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In a revelation that I’m sure will come as a surprise to absolutely no one, it turns out that ex-Drug Czar John Walters is still full of s—-t.
Responding on CNN last night to California Gov. Schwarzenegger’s call to debate the merits of taxing and regulating the adult use of marijuana (E-mail the Governor here), Walters demonstrated that he remains an unrepentant liar — even though he’s no longer paid by the federal government to be one.
To summarize: in under five minutes Walters manages to falsely claim that:
Today’s marijuana is far stronger — and thus more dangerous — than ever before. Actually, the Feds’ own data indicates that the average strength of domestic cannabis hasn’t changed in over ten years; that marijuana — regardless of THC content — is relatively non-toxic and incapable of causing a fatal overdose; and that most folks — when given the choice — prefer to consume milder marijuana over highly potent pot.
More people seek drug treatment for pot than all other drugs combined. Technically true, but only because between 60 percent and 70 percent of individuals enrolled in substance abuse ‘treatment’ for cannabis are small-time pot offenders who were referred there by the criminal justice system. In fact, according to the latest federal data, nearly four in ten people admitted to substance abuse treatment programs for cannabis did not even use it in the month prior to their admission.
Nobody is actually in jail for marijuana-related offenses. Ah yes, the “unicorn” theory. Never mind those 50,000 or state and federal inmates serving time for pot offenses the U.S. Department of Justice’s Bureau of Justice Statistics talks about. In John Walters fantasy world, they simply don’t exist.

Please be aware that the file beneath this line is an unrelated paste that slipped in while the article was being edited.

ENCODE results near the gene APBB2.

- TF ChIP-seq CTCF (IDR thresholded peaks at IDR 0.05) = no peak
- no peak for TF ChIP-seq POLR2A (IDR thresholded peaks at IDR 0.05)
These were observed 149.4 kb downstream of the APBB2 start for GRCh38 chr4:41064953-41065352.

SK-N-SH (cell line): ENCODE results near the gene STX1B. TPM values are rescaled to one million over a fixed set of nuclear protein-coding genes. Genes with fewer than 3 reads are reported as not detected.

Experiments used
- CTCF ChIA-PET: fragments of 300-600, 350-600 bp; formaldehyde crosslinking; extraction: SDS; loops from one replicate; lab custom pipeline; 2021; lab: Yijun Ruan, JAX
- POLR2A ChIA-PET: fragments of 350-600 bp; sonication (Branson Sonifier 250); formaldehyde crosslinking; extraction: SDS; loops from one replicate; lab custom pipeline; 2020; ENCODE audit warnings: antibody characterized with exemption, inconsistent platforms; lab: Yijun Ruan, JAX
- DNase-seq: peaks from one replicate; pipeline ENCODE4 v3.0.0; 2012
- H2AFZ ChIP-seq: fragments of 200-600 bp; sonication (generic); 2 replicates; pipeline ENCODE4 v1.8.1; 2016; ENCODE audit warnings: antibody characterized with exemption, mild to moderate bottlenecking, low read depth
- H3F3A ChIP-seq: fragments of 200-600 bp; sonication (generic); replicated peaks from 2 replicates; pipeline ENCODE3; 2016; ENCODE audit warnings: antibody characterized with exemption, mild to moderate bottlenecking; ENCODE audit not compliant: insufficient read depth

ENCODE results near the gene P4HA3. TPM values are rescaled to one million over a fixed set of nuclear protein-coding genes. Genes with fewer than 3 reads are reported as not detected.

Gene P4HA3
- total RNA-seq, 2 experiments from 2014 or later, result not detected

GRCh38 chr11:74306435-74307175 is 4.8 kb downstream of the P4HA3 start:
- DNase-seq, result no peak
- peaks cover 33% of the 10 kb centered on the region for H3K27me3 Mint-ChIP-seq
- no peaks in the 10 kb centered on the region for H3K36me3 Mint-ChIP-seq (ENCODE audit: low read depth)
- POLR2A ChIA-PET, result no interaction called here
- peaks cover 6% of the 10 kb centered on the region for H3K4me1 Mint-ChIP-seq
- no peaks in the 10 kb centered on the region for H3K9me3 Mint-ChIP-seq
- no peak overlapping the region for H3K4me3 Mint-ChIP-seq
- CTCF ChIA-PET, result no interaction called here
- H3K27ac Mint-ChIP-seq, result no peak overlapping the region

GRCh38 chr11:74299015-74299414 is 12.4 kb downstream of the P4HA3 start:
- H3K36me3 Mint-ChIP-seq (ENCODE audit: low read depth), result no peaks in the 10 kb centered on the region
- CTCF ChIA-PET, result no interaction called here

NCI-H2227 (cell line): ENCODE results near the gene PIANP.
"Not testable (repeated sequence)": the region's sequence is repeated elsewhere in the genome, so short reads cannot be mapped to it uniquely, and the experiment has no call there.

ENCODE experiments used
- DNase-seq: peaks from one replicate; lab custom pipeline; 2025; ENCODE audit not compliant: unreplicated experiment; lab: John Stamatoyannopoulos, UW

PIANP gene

Consuming cannabis leads to violent behavior and other criminal acts. Apparently, when pot doesn’t make you “docile and unresponsive, to the point of helplessness,” it makes you unpredictably violent. Or not. Look, I asked this question on Monday and I’ll ask it again: Read about any gang-related violence surrounding the sale of alcohol lately? How about vicodin or paxil? Didn’t think so. Consuming marijuana doesn’t cause violent or criminal behavior, but criminals and violent people do engage in the black market trafficking of illicit drugs. The irony, of course, is that the very ‘violence’ that Walters claims to lament — that is, when he and his colleagues over at the DEA aren’t hailing the increase in drug-related violence as a good thing — is a direct consequences of the public policy (prohibition) he reflexively endorses.
**Side note: Maine Gov. John Baldacci just signed legislation into law on Friday making the possession of up to 2.5 ounces of marijuana a civil violation, punishable by a fine and no jail time. (Read more about this law in this week’s NORML News stories.) Expect to hear Walters ranting and raving about marijuana cartels setting up shop in the Pine Tree state any day now.
Finally, for good measure, Walters even resurrects the claim that there are now more medical marijuana dispensaries in the city of San Fransisco than there are Starbucks — an allegation so absurd that the San Francisco Chronicle newspaper laughed it out of the room some six months ago.
So here’s my question: Gov. Schwarzenegger — as well as U.S. Senator Jim Webb — have called for a “debate” on whether or not to legalize the use and distribution of cannabis for adults. Webster’s dictionary defines “debate” as “to argue opposing views.” But as Walters’ comments so adeptly illustrate, the opposing side has no actual “views,” it only has lies and seven decades of bulls—-t.
Therefore, I say we skip the public debate and go straight to the public ‘debunk’ (verb: to expose the fallacy or fraudulence of). I’m sure we can find Mr. Walters a seat at the head of the table.